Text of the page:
Economy

The August Job Report (09/01/2017)

9/1/17 12:00 PM

iStock_90441743_SMALL.jpgThere was a lot of important information on the U.S. economy released this week but the biggest data point is without a doubt the latest monthly job report from the Bureau of Labor Statistics (BLS) out this morning. Indeed, total nonfarm employment in America rose by 156K payrolls in August, the 83rd monthly gain in a row but worse than expected and the smallest increase since May. There were also downward revisions to the June and July figures, which altogether resulted in an average rate of payrolls growth of 185K during the past three months. That is actually an improvement from July and still well above many Federal Reserve (Fed) officials’ estimates for what is needed to keep up with U.S. population growth. As for joblessness in America, the official unemployment rate (U-3) rose from a 16-year low to 4.4 percent in August, and the underemployment rate (U-6) held steady at 8.6 percent.

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The labor force participation rate was unchanged last month at 62.9 percent, one of the highest readings of the past three years. With respect to wage growth, average hourly earnings lifted by only 0.1 percent in August. That was less than forecast and kept the annual pace of growth at just 2.5 percent, still nowhere near fast enough to meaningfully threaten the Fed’s inflation target. Moreover, U.S. wage growth has decelerated in almost every sector since December but most of this has occurred in the manufacturing arena where job growth has accelerated the most. Altogether, this was a disappointing job report but it is worth noting that August payrolls in recent years have tended to be revised up substantially over time. The authors of this report also stressed that hurricane Harvey had no discernible effect on the employment and unemployment data for August, meaning that any fallout from the storm will not show up until the release of the September job report. As a result, it seems like officials at the Federal Reserve will have an easier time justifying their gradual pace of interest rate normalization at this month’s Federal Open Market Committee (FOMC) meeting.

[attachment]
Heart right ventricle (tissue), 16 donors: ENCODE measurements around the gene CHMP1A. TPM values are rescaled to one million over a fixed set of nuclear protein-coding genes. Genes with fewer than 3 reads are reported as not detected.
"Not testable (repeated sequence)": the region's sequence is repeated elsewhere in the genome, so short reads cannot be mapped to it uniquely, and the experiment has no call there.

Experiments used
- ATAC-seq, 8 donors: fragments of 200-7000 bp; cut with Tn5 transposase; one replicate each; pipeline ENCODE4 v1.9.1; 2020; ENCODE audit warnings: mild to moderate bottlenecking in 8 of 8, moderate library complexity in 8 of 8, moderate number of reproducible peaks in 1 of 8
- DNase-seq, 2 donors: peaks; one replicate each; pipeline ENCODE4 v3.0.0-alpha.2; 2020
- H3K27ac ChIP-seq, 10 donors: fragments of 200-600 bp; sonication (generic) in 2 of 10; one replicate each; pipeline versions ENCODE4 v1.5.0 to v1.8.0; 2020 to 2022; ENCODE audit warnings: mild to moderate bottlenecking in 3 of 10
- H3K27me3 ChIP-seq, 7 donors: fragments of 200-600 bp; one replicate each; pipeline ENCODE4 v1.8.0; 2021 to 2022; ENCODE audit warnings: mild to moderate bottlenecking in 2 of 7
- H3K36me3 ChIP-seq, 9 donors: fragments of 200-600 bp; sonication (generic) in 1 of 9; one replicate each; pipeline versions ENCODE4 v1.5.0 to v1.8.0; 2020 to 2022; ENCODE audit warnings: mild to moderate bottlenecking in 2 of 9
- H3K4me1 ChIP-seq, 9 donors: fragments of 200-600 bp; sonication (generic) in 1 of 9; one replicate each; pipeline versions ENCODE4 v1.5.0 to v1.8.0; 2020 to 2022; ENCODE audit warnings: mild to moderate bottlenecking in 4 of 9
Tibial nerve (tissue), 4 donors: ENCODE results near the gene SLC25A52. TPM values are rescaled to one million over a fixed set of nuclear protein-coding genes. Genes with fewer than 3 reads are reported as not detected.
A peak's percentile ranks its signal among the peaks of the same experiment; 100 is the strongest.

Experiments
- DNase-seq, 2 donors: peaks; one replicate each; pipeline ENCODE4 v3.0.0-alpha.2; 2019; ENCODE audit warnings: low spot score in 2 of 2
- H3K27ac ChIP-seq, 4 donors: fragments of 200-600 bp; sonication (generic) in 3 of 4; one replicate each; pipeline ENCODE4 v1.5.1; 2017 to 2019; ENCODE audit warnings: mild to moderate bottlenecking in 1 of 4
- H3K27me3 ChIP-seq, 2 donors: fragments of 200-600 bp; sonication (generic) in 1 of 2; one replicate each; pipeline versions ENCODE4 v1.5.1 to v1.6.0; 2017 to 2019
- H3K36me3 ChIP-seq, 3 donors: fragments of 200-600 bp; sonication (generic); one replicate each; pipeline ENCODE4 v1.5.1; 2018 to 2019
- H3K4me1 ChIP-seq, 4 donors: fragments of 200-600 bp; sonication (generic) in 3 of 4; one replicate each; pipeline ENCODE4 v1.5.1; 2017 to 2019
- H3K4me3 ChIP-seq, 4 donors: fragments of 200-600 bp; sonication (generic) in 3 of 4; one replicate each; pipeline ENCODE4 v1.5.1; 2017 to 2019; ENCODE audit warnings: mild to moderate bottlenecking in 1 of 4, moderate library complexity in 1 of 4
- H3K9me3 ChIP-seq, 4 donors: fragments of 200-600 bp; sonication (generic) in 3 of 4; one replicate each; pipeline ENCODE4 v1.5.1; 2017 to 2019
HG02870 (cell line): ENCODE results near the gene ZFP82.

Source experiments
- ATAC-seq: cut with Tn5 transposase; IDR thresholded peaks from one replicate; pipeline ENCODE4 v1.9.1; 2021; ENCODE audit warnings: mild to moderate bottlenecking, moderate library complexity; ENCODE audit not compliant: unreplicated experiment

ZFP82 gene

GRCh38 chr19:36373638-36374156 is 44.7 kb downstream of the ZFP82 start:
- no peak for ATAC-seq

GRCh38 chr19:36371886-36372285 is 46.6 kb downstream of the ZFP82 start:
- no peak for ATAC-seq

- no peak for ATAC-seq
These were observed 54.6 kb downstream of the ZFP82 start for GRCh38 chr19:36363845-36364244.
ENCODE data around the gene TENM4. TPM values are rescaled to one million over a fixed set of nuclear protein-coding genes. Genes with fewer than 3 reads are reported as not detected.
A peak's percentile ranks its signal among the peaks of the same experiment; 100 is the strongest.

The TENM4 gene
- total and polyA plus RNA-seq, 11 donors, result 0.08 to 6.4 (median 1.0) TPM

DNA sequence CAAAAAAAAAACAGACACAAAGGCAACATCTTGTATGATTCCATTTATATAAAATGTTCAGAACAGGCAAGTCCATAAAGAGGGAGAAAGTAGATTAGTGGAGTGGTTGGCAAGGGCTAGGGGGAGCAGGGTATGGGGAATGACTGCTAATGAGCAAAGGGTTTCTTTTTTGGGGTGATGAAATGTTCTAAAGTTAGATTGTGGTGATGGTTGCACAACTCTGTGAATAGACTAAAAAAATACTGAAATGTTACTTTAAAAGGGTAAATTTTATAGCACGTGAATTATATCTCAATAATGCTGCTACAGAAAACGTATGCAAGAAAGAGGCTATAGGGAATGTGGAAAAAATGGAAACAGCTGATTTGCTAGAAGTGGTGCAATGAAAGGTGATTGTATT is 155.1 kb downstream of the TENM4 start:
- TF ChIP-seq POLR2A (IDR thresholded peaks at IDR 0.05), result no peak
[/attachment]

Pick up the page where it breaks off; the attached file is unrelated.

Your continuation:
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Sources: Econoday, Bloomberg, Twitter, U.S. DoL, FRBSL

Post author: Charles Couch